The International Map Collectors’ Society (IMCoS) has named Dr. Harold Osher of Portland the 2012 recipient of its annual Helen Wallis Award.
The award, named for the scholar, researcher, and longtime superintendent of the British Library’s Map Library, is presented to an individual “who in the opinion of the selection sub-committee has been responsible for cartographic contributions of great merit and wide interest to map collectors worldwide.”
The 2012 Helen Wallis Award was both announced and presented at the society’s annual dinner held at the East India Club in London in June. The society has more than 2,000 international members, among them academics, map dealers, collectors, and representatives of libraries and museums throughout the world.
Map collectors Calvin and Carol Welch, of Scotia, New York, received the award on behalf of Dr. Osher, who was unable to attend the dinner. The award was presented by Tony Campbell, chairman of the Helen Wallis Award selection committee and Wallis’s successor in the British Library’s Map Library. Campbell had sold Dr. Osher and his wife, Peggy L. Osher, their first maps in 1975, when the couple ventured into his shop after viewing the nearby British Library’s “American War of Independence” exhibition. Campbell noted that, “…in establishing the Osher Map Library as a beacon for map education, a whole generation in Maine has been exposed, since childhood, to the idea that early maps are not only beautiful but also interesting and relevant.”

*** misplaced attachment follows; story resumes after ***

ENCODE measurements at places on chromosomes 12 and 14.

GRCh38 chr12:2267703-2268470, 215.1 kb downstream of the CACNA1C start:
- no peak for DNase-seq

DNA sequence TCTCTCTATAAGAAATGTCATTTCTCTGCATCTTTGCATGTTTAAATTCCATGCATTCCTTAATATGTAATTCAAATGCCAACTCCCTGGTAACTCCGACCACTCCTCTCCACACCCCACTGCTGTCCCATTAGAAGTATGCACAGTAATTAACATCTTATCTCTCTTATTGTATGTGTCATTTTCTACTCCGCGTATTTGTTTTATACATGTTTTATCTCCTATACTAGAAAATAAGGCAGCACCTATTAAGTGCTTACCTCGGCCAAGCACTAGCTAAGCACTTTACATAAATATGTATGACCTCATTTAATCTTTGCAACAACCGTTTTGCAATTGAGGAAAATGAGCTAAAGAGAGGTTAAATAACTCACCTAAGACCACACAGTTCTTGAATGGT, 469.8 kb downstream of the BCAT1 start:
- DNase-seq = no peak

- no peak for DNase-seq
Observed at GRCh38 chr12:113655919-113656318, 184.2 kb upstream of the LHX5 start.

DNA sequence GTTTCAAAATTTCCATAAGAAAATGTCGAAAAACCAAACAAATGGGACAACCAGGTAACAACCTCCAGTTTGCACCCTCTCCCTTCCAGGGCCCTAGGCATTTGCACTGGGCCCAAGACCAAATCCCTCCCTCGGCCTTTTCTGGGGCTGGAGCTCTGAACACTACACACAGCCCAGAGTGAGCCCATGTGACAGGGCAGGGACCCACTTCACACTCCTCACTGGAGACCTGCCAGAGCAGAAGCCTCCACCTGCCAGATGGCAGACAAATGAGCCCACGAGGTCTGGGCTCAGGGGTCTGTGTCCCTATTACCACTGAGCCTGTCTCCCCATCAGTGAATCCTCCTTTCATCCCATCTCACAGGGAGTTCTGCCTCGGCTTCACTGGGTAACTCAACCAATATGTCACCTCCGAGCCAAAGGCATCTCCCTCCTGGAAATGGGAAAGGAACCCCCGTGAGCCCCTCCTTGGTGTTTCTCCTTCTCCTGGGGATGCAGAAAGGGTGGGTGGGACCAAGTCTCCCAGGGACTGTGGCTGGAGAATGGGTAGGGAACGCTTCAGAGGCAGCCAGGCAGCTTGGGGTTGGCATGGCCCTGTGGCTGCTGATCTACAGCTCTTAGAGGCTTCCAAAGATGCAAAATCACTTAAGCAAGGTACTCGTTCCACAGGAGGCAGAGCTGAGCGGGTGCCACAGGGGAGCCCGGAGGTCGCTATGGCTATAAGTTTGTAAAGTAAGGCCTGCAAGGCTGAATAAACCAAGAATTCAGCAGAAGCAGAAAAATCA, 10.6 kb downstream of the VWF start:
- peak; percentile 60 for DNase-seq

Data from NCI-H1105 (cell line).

The Oshers donated their collection to the University of Southern Maine in 1989, where it joined the collection of the late Lawrence M.C. and Eleanor Houston Smith. The USM Osher Map Library and Smith Center for Cartographic Education first opened in 1994; in October 2009 its new, expanded facilities opened at the corner of Bedford Street and Forest Avenue on USM’s Portland campus.
The Osher Map Library now is considered one of the nation’s premier rare map libraries. “The admirable work of that library (OML) is well established throughout the country,” reported John R. Hébert, recently retired chief of the Geography and Map Division of The Library of Congress.
It also is a rare map library with an even rarer mission: to share its collection with K-12 students and the general public, as well as college students and scholars. At dedication ceremonies for the new library, the Oshers noted, “We always intended that our collection should be shared, not hidden.”
The founding collections of the Osher and Smith families have been augmented by gifts from other individual collectors. The combined collections now contain more than 400,000 maps, either as separate sheets or bound in atlases and books. They also include hundreds of rare globes.
The holdings include a 1494 printing, the first with a map, of Christopher Columbus’s letter announcing the success of his 1492 voyage to the “islands of the India sea”; Captain John Smith’s map of New England based on his 1614 voyage; a property plan surveyed by George Washington; and a map used in determining the boundaries of the United States of America at the Treaty of Paris in 1782-1783.
The Oshers, the Osher Library Associates, USM and other supporters continue to extend the library’s outreach activities through further development of the website and the digitization of the library’s collections.